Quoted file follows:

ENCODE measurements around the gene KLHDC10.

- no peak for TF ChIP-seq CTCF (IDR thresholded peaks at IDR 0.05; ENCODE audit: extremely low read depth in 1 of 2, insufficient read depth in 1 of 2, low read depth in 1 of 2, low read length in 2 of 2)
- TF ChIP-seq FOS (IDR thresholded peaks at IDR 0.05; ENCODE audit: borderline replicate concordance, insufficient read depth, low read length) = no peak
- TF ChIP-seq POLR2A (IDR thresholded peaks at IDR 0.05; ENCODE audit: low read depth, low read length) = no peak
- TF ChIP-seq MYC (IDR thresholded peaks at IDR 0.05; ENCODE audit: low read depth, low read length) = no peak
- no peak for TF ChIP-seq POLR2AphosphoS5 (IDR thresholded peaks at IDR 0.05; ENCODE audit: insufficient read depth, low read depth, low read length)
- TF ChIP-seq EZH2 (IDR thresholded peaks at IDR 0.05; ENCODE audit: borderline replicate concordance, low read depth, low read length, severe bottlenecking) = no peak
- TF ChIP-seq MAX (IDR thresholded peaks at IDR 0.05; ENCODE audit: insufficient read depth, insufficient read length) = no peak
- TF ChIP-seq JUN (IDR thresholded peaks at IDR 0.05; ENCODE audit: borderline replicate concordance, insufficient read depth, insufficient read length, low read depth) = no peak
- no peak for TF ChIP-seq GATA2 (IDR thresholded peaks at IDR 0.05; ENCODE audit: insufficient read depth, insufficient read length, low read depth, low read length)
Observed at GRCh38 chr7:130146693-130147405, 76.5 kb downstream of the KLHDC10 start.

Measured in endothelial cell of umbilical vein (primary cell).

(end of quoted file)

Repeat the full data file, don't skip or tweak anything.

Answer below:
ENCODE measurements around the gene KLHDC10.

- no peak for TF ChIP-seq CTCF (IDR thresholded peaks at IDR 0.05; ENCODE audit: extremely low read depth in 1 of 2, insufficient read depth in 1 of 2, low read depth in 1 of 2, low read length in 2 of 2)
- TF ChIP-seq FOS (IDR thresholded peaks at IDR 0.05; ENCODE audit: borderline replicate concordance, insufficient read depth, low read length) = no peak
- TF ChIP-seq POLR2A (IDR thresholded peaks at IDR 0.05; ENCODE audit: low read depth, low read length) = no peak
- TF ChIP-seq MYC (IDR thresholded peaks at IDR 0.05; ENCODE audit: low read depth, low read length) = no peak
- no peak for TF ChIP-seq POLR2AphosphoS5 (IDR thresholded peaks at IDR 0.05; ENCODE audit: insufficient read depth, low read depth, low read length)
- TF ChIP-seq EZH2 (IDR thresholded peaks at IDR 0.05; ENCODE audit: borderline replicate concordance, low read depth, low read length, severe bottlenecking) = no peak
- TF ChIP-seq MAX (IDR thresholded peaks at IDR 0.05; ENCODE audit: insufficient read depth, insufficient read length) = no peak
- TF ChIP-seq JUN (IDR thresholded peaks at IDR 0.05; ENCODE audit: borderline replicate concordance, insufficient read depth, insufficient read length, low read depth) = no peak
- no peak for TF ChIP-seq GATA2 (IDR thresholded peaks at IDR 0.05; ENCODE audit: insufficient read depth, insufficient read length, low read depth, low read length)
Observed at GRCh38 chr7:130146693-130147405, 76.5 kb downstream of the KLHDC10 start.

Measured in endothelial cell of umbilical vein (primary cell).